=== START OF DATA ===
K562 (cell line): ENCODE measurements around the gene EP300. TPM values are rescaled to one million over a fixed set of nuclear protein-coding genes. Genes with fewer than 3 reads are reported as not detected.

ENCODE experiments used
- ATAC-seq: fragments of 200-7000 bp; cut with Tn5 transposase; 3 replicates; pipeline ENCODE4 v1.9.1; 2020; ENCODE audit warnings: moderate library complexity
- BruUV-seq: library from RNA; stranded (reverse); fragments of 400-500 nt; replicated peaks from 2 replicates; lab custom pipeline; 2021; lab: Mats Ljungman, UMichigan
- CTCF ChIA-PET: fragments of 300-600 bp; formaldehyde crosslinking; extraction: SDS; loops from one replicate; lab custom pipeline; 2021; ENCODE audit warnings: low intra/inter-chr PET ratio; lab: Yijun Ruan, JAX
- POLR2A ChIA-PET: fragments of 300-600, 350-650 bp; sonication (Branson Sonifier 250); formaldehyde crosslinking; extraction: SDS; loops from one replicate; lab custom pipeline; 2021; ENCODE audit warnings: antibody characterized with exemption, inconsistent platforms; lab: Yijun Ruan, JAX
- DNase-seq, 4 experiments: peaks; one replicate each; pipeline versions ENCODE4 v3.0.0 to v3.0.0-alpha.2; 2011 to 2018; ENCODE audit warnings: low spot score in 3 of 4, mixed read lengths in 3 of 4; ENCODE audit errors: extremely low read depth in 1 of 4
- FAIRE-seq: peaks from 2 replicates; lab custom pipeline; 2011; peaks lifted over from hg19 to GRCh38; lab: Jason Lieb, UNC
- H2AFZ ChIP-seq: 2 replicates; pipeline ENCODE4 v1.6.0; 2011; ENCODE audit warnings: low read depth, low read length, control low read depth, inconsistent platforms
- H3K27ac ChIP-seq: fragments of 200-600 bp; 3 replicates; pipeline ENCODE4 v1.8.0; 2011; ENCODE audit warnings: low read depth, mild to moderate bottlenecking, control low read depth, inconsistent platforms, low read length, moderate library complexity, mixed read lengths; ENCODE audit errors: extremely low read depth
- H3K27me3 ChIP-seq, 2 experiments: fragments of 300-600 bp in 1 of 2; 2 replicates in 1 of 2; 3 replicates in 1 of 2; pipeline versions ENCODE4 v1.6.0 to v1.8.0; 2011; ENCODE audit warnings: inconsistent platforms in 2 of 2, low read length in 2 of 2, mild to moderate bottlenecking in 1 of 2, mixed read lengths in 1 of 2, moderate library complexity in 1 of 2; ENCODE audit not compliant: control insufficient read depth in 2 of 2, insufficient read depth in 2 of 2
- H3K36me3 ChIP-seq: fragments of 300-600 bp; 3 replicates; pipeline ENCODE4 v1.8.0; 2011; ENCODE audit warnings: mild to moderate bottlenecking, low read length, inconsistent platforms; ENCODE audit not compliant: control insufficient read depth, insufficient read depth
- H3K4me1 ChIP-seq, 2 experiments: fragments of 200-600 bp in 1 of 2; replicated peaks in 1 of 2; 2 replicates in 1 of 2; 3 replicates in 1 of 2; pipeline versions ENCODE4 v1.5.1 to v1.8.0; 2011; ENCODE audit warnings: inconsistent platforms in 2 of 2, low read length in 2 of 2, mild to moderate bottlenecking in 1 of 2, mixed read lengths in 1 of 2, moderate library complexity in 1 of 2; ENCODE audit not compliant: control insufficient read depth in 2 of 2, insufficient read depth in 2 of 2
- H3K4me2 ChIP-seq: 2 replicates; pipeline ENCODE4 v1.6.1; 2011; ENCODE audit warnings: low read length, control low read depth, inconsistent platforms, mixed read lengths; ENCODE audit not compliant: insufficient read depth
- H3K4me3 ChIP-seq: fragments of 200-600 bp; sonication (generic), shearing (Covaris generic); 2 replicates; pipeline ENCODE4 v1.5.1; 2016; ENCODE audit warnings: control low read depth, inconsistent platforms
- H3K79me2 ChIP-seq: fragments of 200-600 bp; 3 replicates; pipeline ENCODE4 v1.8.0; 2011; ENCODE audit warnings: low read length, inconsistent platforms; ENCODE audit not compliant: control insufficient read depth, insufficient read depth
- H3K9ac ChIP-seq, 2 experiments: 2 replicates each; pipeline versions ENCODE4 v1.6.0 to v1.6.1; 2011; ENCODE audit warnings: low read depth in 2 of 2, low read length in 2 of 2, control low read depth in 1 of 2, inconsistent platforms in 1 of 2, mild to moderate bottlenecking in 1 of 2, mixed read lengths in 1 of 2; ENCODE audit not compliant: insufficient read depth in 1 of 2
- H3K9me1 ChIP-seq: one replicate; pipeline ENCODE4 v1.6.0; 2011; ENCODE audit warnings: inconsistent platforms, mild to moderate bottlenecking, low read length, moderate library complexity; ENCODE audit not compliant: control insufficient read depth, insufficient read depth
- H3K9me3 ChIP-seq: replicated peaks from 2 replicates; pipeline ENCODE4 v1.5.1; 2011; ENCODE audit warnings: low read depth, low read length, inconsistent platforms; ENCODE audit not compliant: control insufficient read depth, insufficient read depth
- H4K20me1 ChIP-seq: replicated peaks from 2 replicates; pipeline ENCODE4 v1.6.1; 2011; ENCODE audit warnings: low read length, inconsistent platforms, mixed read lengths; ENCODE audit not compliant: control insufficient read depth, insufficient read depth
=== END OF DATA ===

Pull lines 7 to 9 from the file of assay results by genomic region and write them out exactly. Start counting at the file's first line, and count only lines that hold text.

- DNase-seq, 4 experiments: peaks; one replicate each; pipeline versions ENCODE4 v3.0.0 to v3.0.0-alpha.2; 2011 to 2018; ENCODE audit warnings: low spot score in 3 of 4, mixed read lengths in 3 of 4; ENCODE audit errors: extremely low read depth in 1 of 4
- FAIRE-seq: peaks from 2 replicates; lab custom pipeline; 2011; peaks lifted over from hg19 to GRCh38; lab: Jason Lieb, UNC
- H2AFZ ChIP-seq: 2 replicates; pipeline ENCODE4 v1.6.0; 2011; ENCODE audit warnings: low read depth, low read length, control low read depth, inconsistent platforms